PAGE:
I entirely agree with the hon. Gentleman that we must ensure that advice to Ministers is accurate. That is essential, particularly when we are dealing with issues of safety and public confidence. I agree too that mechanisms for alerting Ministers should be robust and rigorous. On the MCA, various steps have been taken. It was announced on 13 June that it is to merge with the Medical Devices Agency to create a new agency.
We are also introducing non-executive directors, which the MCA did not previously have, and appointing a chairman to the authority to make sure that its governance is more robust. On its reporting mechanisms, particularly concerning TSE issues, it has been directed to set up a database to ensure that everything is properly calculated and monitored.
We have also asked for more steps to be taken to try to check the validity of what manufacturers tell the MCA. It is an established principle that regulators would find it impossible to follow up or question the validity of every statement made to them by companies. The role of a regulator is to set a regulatory framework and to leave accountability with the producers. However, there is a case for the MCA to carry out more sampling to establish the validity of some of the information supplied by companies.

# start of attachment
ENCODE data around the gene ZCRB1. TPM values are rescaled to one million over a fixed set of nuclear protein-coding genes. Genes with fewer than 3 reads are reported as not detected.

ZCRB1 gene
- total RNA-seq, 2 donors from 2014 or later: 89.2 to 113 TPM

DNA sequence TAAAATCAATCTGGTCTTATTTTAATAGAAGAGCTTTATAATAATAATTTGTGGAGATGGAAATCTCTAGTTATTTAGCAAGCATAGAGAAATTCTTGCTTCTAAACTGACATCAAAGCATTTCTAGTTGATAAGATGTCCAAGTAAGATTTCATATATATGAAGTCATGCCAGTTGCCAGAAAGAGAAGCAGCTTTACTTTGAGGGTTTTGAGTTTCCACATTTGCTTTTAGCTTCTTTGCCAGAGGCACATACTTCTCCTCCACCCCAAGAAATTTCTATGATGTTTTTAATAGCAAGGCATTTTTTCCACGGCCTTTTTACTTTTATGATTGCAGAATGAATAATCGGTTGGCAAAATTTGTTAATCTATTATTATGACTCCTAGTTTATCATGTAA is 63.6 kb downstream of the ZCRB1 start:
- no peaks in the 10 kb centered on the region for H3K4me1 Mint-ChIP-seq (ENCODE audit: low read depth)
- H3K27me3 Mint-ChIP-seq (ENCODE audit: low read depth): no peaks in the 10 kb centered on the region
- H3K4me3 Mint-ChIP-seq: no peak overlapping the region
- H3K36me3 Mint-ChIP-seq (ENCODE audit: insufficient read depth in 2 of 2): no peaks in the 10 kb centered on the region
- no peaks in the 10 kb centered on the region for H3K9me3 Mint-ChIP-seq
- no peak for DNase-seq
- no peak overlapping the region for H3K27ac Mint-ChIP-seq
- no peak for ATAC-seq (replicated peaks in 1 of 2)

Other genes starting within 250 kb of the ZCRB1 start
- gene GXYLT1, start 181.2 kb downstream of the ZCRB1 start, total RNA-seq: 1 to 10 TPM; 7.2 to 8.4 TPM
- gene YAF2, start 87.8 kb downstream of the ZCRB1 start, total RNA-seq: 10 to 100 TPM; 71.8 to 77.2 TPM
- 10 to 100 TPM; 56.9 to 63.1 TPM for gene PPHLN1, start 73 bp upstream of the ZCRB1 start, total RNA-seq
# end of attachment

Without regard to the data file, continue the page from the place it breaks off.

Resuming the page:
It was the information supplied by companies about the expiry dates of vaccines, which the MCA gave to Ministers, which proved to be incorrect, so it is important to follow up such information, but we must recognise that